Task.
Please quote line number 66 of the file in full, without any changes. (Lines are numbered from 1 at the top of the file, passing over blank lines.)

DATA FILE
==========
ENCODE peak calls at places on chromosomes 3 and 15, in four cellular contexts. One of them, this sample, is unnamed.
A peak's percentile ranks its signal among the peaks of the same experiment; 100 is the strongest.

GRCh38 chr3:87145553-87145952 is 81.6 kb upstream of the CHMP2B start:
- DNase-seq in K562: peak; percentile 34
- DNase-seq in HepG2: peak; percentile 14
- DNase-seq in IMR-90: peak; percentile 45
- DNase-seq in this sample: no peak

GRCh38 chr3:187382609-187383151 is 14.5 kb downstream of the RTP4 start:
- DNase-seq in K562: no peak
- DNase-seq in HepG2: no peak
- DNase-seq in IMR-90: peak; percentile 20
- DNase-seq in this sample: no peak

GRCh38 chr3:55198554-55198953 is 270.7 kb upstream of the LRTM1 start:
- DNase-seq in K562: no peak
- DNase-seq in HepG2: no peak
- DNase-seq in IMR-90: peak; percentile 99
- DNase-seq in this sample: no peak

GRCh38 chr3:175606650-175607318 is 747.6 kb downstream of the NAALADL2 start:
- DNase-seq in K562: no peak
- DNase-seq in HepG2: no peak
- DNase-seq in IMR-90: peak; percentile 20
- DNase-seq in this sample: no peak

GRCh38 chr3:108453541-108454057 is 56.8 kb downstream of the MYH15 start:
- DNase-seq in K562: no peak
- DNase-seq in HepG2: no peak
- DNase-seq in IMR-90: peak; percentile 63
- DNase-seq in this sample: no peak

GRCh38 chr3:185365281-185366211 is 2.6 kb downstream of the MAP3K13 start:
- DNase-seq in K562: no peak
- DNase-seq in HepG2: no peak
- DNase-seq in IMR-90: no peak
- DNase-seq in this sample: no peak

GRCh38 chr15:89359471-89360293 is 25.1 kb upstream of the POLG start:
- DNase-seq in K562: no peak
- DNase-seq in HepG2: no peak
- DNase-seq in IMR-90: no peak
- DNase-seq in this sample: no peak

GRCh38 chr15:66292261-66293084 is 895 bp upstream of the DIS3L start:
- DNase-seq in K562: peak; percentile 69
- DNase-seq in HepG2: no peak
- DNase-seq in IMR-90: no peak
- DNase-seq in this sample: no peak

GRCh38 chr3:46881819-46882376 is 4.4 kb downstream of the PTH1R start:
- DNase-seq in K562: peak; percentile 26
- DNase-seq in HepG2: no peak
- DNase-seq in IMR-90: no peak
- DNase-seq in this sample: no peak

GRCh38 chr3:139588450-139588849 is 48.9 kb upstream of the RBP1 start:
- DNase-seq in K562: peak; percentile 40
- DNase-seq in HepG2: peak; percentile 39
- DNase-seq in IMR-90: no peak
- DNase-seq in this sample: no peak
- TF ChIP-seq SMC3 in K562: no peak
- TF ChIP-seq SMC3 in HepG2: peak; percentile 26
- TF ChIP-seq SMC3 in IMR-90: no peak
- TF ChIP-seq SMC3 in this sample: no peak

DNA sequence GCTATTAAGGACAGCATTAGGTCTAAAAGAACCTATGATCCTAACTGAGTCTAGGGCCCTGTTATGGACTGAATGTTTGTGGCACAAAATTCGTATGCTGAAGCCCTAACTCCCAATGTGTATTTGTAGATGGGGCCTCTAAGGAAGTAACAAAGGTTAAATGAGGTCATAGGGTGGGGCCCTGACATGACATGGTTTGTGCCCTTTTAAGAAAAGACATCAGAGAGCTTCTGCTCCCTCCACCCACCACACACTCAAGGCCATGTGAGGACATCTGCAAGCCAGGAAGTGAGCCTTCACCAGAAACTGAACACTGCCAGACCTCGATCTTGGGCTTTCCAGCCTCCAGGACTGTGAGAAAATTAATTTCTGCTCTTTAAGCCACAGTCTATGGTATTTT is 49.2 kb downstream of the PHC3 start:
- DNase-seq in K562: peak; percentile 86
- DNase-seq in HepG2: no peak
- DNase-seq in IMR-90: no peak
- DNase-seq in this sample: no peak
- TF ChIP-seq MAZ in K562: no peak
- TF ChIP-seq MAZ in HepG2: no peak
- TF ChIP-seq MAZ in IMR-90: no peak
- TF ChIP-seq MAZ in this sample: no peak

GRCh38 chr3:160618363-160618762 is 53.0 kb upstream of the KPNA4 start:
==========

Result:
GRCh38 chr3:160618363-160618762 is 53.0 kb upstream of the KPNA4 start: